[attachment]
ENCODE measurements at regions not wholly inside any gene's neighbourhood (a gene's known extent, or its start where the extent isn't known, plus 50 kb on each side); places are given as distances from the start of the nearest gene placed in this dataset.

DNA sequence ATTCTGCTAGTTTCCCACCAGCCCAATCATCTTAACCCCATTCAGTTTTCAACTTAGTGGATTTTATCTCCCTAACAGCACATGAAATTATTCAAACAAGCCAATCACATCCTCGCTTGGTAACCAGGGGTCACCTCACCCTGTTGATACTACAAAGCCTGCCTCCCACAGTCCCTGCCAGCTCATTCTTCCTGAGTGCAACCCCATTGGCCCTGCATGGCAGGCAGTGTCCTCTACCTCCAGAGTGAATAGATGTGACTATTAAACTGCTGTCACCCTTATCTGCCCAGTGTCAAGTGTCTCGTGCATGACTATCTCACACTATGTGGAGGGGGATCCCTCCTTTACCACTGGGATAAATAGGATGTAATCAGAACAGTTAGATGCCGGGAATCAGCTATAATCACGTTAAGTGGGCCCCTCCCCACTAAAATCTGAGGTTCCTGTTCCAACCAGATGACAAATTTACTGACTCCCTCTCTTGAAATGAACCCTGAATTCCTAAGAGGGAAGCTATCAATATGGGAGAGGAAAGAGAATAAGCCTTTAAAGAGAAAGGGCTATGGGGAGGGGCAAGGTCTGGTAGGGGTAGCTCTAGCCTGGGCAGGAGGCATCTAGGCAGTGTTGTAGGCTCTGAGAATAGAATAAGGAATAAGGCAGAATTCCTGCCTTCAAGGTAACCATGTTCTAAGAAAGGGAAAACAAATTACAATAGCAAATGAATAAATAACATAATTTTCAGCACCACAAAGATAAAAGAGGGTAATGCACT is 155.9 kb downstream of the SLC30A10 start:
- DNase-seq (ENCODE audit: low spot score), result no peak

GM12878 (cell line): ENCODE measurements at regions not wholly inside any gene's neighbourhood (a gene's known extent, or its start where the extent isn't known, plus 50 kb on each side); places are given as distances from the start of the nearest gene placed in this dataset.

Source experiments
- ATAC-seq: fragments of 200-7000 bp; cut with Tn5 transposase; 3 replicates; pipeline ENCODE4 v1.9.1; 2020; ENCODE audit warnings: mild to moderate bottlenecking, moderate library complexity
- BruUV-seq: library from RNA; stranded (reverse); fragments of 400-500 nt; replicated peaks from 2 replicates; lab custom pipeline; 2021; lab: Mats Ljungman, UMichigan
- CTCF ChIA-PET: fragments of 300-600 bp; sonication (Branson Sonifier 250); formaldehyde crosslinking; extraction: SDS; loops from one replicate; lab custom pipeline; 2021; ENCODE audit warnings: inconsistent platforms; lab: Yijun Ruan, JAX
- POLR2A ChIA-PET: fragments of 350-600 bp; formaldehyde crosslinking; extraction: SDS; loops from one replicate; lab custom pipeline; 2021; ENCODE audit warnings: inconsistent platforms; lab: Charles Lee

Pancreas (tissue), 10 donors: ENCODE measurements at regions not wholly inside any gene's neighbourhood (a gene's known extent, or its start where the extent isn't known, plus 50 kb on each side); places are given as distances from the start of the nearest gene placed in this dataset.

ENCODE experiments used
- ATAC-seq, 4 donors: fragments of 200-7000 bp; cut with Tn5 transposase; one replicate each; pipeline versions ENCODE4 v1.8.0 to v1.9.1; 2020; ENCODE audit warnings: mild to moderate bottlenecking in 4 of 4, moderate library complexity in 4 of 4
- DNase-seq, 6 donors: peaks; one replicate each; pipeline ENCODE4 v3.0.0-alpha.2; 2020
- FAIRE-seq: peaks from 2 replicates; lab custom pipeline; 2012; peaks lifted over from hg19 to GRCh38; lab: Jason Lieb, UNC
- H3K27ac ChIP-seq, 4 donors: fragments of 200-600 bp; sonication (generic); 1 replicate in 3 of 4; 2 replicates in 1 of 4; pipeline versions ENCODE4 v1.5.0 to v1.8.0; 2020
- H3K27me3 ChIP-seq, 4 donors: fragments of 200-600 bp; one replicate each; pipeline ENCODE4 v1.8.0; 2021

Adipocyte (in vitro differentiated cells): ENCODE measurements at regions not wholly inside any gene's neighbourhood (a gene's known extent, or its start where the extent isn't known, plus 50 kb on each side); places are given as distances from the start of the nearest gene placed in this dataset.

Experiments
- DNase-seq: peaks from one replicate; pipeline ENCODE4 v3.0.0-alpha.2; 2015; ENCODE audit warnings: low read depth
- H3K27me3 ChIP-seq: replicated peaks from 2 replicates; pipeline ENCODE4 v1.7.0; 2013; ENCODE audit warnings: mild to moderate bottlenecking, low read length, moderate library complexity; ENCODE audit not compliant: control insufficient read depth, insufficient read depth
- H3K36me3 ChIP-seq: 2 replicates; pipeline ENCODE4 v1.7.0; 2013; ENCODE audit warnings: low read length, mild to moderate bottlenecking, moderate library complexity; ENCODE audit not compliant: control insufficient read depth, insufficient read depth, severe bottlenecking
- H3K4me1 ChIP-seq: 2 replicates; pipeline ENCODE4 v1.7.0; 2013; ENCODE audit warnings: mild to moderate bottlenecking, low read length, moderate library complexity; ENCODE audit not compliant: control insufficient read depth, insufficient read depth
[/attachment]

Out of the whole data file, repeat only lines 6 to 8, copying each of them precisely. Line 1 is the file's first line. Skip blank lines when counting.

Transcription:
- ATAC-seq: fragments of 200-7000 bp; cut with Tn5 transposase; 3 replicates; pipeline ENCODE4 v1.9.1; 2020; ENCODE audit warnings: mild to moderate bottlenecking, moderate library complexity
- BruUV-seq: library from RNA; stranded (reverse); fragments of 400-500 nt; replicated peaks from 2 replicates; lab custom pipeline; 2021; lab: Mats Ljungman, UMichigan
- CTCF ChIA-PET: fragments of 300-600 bp; sonication (Branson Sonifier 250); formaldehyde crosslinking; extraction: SDS; loops from one replicate; lab custom pipeline; 2021; ENCODE audit warnings: inconsistent platforms; lab: Yijun Ruan, JAX